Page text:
Caleb Manuel played soccer, baseball and basketball growing up in Topsham, but it was golf that became his favorite sport.
“I began playing golf when I was 10 or 11. I won the [Brunswick Golf Club] championship when I was 13. That’s when I knew I had something a little more special and I could do something with it,” Manuel said.
The 19-year-old Manuel won the Downeast Metro Amateur Golf Tournament by 15 strokes last weekend, shooting a 12-under-par 129 that shattered the tourney record by nine shots.
It didn’t take him long to realize he loved the sport.
He said there is nothing like landing a shot where you visualized putting it. Or confidently lining up a 20-foot putt knowing it was going in.
“Winning a tournament is a great feeling,” said Manuel, who won the 2020 Maine Junior Amateur Championship and has finished as high as third in the New England Amateur.
“You get to meet a lot of different people and you make lifelong friends,” Manuel said.
He considers himself a golf junkie who practices and plays several hours a day.
On Monday, a day after shooting an 8-under-par 63 at Bangor Municipal Golf Course to win the Downeast Metro title, Manuel played 54 holes of golf after caddying for a friend.
He has already enjoyed a memorable 2021 season.
He helped lead the University of Connecticut claim its first Big East Tournament championship since 1994 by finishing fourth with a 1-under. His second-round 66 tied for third best in tourney history.
Manuel was the Big East Freshman of the Year, an all-tourney selection, a first-team All-Big East pick and an All-Northeast Region selection. His 72.5 strokes-per-round average led the team.
“I definitely exceeded my expectations. A big part of my success was my consistency,” Manuel said. “I finished top five in our last four or five tournaments. I played solid and my putter came around at the end of the year.”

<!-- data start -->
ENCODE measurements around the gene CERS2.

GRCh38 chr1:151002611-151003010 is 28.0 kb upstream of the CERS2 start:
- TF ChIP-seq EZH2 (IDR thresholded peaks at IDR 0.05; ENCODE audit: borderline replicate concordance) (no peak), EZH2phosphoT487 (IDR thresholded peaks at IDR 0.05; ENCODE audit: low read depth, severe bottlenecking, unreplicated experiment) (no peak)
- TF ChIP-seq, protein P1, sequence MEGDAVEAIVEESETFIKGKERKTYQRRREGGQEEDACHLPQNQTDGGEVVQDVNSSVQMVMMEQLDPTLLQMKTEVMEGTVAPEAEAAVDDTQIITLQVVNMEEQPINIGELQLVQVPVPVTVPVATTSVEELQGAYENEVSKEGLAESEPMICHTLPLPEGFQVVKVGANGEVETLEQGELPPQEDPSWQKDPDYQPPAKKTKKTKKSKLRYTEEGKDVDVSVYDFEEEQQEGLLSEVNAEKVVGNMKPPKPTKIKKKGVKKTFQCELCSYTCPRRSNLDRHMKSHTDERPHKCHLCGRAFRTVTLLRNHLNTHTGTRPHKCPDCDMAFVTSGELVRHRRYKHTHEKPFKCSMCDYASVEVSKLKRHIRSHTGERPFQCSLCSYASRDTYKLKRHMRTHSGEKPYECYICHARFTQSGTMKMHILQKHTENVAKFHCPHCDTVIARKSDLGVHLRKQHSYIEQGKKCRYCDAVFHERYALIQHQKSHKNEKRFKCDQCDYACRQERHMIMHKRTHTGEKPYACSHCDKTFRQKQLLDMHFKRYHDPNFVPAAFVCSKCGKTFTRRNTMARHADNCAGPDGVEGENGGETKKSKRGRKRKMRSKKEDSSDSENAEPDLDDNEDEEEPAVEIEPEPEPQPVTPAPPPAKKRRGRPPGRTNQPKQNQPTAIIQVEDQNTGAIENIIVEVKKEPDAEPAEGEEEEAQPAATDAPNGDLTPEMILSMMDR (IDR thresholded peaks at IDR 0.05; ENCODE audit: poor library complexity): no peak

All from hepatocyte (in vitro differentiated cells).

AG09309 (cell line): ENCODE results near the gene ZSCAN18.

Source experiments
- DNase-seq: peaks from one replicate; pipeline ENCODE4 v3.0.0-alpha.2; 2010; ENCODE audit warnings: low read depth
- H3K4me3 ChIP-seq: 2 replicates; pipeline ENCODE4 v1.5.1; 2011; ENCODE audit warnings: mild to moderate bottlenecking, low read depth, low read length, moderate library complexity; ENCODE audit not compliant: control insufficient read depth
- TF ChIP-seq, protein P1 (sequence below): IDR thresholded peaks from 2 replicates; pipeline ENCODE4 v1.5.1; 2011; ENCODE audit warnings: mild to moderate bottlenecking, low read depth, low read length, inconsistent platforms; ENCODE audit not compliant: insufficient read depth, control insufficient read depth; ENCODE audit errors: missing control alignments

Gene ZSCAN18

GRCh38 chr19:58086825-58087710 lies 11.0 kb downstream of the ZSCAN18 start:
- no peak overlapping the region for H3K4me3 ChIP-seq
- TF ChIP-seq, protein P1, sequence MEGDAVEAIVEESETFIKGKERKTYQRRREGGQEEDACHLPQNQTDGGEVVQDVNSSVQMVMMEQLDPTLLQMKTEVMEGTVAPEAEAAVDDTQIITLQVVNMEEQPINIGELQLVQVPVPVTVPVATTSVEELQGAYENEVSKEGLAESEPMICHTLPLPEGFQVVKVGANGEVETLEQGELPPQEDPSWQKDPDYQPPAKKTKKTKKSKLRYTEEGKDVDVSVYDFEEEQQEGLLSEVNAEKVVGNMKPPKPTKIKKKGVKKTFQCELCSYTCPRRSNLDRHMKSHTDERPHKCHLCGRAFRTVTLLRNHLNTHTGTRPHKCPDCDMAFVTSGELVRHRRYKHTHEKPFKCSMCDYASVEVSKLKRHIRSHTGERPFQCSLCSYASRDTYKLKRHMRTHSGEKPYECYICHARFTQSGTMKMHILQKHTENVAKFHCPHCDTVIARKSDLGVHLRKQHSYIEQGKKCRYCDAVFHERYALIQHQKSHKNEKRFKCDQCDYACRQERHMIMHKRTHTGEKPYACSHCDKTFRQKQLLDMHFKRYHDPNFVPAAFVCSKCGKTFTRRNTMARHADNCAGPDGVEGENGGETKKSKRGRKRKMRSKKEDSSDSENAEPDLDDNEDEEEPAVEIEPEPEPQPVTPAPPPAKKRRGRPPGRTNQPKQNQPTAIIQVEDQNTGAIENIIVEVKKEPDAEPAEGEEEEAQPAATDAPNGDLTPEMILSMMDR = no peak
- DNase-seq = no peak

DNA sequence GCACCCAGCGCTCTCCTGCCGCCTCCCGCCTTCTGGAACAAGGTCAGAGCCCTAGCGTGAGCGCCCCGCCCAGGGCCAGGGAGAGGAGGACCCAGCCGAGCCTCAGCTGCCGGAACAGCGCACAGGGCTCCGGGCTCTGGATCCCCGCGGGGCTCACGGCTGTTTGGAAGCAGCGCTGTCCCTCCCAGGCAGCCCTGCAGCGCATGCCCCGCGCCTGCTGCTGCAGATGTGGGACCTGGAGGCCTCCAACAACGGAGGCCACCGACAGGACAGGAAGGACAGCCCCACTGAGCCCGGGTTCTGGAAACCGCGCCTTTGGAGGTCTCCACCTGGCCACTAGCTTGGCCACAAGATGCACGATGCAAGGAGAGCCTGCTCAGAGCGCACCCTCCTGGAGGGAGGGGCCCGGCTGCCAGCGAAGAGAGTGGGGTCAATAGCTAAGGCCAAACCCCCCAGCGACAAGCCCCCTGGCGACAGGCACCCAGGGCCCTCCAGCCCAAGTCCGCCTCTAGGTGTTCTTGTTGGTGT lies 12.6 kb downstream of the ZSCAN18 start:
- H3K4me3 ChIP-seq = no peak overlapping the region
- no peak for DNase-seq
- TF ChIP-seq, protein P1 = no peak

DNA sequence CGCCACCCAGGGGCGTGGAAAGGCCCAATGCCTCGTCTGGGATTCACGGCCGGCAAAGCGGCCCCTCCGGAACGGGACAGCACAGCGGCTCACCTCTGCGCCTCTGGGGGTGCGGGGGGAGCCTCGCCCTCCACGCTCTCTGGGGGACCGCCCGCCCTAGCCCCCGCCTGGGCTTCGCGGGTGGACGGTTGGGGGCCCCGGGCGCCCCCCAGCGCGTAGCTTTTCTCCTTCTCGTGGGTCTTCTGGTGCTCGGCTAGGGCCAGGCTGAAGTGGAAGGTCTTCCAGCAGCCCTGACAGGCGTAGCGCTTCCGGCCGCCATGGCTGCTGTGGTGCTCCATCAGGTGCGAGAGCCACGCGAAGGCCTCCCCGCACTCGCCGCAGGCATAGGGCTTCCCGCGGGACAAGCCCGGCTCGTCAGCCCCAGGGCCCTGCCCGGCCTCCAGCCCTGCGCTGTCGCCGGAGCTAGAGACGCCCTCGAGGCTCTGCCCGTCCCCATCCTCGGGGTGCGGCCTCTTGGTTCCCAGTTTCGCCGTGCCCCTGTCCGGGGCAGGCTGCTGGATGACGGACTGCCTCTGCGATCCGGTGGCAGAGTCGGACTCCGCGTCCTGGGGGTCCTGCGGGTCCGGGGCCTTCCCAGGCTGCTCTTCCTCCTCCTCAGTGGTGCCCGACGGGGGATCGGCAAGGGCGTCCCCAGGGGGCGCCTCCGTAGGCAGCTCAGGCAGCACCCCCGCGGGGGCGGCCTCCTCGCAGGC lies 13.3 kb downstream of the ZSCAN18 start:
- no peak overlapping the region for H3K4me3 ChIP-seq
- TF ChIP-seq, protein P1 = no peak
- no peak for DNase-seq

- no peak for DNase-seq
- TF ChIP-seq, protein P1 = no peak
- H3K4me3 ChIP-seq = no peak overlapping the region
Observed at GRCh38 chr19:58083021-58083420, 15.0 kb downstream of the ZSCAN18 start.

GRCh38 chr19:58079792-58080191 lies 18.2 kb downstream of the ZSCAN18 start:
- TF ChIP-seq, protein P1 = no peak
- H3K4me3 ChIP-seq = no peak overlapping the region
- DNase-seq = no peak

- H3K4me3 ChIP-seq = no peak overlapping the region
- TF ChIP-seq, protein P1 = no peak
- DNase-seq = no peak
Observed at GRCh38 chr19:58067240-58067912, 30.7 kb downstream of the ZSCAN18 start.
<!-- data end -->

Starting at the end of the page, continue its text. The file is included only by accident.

He said he learned a lot under UConn head coach Dave Pezzino and thoroughly enjoys being a student-athlete. He is on a 75 percent athletic scholarship.
“It gives you a good balance. You also have school and you have to have a social life, too. You don’t get too worn out on golf,” Manuel said.” Some guys who go to southern schools get a little burned out. That’s another reason I came to UConn.”
He said December and January are useful in taking time away from the game and also enjoys watching other UConn teams play.
Manuel also received valuable advice from Husson University golf coach and J.W. Parks golf pro Mike Dugas.
“He said to be good at golf, you have to practice. But you also have to take time off and just be a kid. So I’ll take a few days off here and there. I’ll go fishing or caddy for a buddy,” he said.
Manuel’s grandparents own a camp on Toddy Pond in Bucksport, so that is a popular fishing destination for him.
Manuel, who was a point guard and captain on the Mt. Ararat High School basketball team, can drive the ball a long way even though he is only 5-foot-8, 150 pounds. However, he said all of his UConn teammates can outdrive him.
“My [driving] distance is fine. But everything comes down to the short game,” said Manuel, who works with swing coach Paul Piveronas, the golf pro at The Woodlands Club in Falmouth.
Manuel continues to learn how to manage a round, when to be aggressive and when to play more conservatively and settle for a par.
He has been fortunate to have a wonderful support group including his parents, Patrick and Jill, and older sister Anna along with the members and staff at the Brunswick Golf Club, where he owns the course record (59).
Manuel will play several tournaments this summer. Next, he will next try to qualify for the Live and Work in Maine Open, set June 24-27 at Falmouth Country Club in Portland. It is the first Maine stop for the Korn Ferry Tour, which is one level below the PGA Tour.
He will play one round at the Ledges Golf Club in York on Monday and will vie for one of eight spots for the Korn Ferry event.
Manuel also will compete July 13-15 in the Maine Amateur Championship at the Kebo Valley Club in Bar Harbor.
He won two Class A individual championships and two team titles at Mt. Ararat.
“Team championships are much more gratifying,” said Manuel, who considers Sugarloaf his favorite course in Maine.
He would eventually like to play on a pro tour, but he knows it won’t be easy. He plans to continue to work hard as he has during his amateur career.